Fundamentals_of_Abnormal_Psychology_6e_Ch04

In recent years alprazolam xanax and other powerful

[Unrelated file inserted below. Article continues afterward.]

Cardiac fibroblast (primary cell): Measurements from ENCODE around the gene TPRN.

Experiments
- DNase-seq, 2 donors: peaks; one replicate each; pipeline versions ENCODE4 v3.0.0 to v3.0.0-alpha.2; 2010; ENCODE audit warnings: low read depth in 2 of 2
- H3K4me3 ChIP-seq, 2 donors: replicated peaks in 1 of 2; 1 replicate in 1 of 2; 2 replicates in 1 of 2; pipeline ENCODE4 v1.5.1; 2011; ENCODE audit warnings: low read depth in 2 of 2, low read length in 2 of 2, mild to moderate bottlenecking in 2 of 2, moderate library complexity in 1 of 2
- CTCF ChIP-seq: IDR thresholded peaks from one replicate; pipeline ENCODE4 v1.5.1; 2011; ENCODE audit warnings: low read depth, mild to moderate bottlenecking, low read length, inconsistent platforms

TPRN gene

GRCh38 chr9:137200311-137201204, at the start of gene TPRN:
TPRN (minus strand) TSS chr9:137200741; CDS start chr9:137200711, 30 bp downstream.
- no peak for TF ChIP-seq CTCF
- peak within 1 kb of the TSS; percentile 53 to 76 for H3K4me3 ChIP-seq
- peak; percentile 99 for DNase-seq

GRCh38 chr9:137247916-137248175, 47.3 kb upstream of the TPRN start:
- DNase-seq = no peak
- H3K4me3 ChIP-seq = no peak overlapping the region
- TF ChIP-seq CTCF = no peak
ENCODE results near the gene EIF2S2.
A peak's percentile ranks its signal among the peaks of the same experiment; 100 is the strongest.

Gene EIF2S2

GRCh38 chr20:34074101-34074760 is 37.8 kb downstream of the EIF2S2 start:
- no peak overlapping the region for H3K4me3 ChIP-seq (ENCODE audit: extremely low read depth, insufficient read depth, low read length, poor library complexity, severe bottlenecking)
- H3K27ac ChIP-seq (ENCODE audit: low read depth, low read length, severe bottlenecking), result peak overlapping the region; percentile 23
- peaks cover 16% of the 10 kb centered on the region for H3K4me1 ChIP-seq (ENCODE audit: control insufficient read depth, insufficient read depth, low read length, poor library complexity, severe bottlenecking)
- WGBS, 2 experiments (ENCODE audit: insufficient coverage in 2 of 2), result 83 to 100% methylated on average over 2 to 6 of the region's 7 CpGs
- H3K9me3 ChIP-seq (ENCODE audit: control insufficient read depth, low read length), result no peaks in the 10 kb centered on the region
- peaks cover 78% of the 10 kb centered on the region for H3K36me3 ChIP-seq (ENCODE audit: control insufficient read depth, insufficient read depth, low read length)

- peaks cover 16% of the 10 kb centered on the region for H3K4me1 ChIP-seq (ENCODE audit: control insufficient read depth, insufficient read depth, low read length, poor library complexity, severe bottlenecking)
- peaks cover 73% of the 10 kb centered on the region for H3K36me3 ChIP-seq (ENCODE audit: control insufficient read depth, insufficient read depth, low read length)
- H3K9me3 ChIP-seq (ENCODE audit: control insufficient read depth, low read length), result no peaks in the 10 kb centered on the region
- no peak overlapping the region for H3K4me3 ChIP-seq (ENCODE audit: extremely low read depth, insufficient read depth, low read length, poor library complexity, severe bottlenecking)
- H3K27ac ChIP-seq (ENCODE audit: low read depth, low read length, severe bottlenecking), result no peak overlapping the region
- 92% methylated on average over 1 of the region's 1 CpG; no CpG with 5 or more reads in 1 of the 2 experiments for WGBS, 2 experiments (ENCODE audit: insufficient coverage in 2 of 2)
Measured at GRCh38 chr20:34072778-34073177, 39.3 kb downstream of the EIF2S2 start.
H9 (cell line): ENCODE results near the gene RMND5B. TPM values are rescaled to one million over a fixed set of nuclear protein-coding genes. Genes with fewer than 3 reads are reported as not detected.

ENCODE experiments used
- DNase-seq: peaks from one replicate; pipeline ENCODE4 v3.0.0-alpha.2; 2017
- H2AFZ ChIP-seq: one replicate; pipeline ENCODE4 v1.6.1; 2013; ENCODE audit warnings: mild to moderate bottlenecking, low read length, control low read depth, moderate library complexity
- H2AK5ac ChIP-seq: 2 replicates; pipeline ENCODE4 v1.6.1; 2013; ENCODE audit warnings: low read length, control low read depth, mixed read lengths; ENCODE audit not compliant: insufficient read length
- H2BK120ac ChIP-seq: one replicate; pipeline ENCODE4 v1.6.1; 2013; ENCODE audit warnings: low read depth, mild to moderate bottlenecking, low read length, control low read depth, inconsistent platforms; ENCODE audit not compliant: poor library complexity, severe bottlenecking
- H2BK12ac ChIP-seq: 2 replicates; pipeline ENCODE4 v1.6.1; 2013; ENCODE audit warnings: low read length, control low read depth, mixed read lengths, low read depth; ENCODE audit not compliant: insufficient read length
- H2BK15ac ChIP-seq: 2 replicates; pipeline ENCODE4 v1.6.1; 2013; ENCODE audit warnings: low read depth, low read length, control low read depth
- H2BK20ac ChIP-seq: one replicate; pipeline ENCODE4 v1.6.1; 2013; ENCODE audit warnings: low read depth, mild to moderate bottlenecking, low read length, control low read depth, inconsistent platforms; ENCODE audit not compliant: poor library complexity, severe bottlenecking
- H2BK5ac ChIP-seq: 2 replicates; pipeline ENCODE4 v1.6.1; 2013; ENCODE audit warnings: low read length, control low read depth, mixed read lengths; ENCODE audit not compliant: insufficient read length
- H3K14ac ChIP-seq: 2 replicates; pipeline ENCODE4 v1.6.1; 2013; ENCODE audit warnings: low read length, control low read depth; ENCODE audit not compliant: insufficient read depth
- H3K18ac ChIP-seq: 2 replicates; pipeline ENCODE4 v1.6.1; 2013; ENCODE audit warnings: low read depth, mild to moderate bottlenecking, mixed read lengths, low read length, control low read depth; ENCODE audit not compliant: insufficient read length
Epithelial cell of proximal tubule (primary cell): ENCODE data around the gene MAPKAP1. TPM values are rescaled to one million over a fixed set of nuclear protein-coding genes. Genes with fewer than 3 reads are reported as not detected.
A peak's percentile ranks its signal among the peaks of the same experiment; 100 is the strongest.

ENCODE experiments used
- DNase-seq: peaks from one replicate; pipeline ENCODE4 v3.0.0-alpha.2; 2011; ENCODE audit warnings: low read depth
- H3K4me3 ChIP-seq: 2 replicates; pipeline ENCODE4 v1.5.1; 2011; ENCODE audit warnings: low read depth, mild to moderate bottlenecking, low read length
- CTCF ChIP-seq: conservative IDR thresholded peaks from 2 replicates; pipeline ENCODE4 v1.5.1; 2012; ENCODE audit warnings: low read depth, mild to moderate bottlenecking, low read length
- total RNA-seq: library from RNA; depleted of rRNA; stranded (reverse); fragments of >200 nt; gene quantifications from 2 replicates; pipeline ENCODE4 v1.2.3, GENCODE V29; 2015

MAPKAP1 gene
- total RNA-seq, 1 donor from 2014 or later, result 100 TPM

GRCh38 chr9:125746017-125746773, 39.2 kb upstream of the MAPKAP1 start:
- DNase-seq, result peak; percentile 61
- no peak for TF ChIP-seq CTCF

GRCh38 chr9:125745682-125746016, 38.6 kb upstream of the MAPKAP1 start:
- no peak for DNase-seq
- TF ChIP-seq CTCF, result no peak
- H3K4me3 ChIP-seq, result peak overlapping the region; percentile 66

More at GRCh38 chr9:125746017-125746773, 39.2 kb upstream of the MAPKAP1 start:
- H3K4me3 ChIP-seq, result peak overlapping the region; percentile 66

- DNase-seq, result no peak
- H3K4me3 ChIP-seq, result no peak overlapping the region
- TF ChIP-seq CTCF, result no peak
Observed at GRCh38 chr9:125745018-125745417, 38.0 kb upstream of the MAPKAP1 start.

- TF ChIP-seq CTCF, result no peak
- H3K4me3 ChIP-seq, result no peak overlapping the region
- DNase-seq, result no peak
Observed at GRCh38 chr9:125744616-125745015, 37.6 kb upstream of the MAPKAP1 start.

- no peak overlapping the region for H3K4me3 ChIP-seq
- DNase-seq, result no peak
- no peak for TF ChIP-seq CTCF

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Unformatted text preview: who share all of their genes), if one twin has panic disorder, the other twin has the same disorder in as many as 31 percent of cases (Tsuang et al., 2004). Among fraternal twins (who share only some of their genes), if one twin has panic disorder, the other twin has the same disorder in only 11 percent of cases (Kendler et al., 1995, 1993). Drug Therapies As you have just read, researchers discovered in 1962 that certain antidepressant drugs could prevent panic attacks or reduce their frequency. Since the time of this surprising finding, studies across the world have repeatedly confirmed the initial observation ( Julien, 2008; Burijon, 2007). It appears that all antidepressant drugs that restore proper activity of norepinephrine in the locus ceruleus and other parts of the panic brain circuit are able to help prevent or reduce panic symptoms (Pollack, 2005; Redmond, 1985). Such drugs bring at least some improvement to 80 percent of patients who have panic disorder, and the improvement can last indefinitely, as long as the drugs are continued (McNally, 2001). In recent years alprazolam (Xanax) and other powerful benzodiazepine drugs have also proved effective in the treatment of panic disorder ( Julien, 2005; Pollack, 2005). Apparently, the benzodiazepines help individuals with this disorder by indirectly affecting the activity of norepinephrine throughout the brain. Clinicians also have found the same antidepressant drugs and powerful benzodiazepines to be helpful in cases of panic disorder with agoraphobia (Clum & Febbraro, 2001). The Cognitive Perspective Cognitive theorists have come to recognize that biological factors are only part of the cause of panic attacks. In their view, full panic reactions are experienced only by people who further misinterpret the physiological events that are occurring within their bodies. Cognitive treatments are aimed at correcting such misinterpretations. The Cognitive Explanation: Misinterpreting Bodily Sensations Cogni- •biological challenge test• A procedure used to produce panic in participants or clients by having them exercise vigorously or perform some other potentially panic-inducing task in the presence of a researcher or therapist. ComFun6e_Ch04_C!.indd 118 tive theorists believe that panic-prone people may be very sensitive to certain bodily sensations; when they unexpectedly experience such sensations, they misinterpret them as signs of a medical catastrophe (Casey et al., 2004). Rather than understanding the probable cause of their sensations as “something I ate” or “a fight with the boss,” the panic-prone grow increasingly upset about losing control, fear the worst, lose all perspective, and rapidly plunge into panic. For example, many people with panic disorder seem to “overbreathe,” or hyperventilate, in stressful situations.The abnormal breathing makes them think that they are in danger of suffocation, so they panic (Dratcu, 2000). Such individuals further develop the belief that these and other “dangerous” sensations may return at any time and so set themsel...
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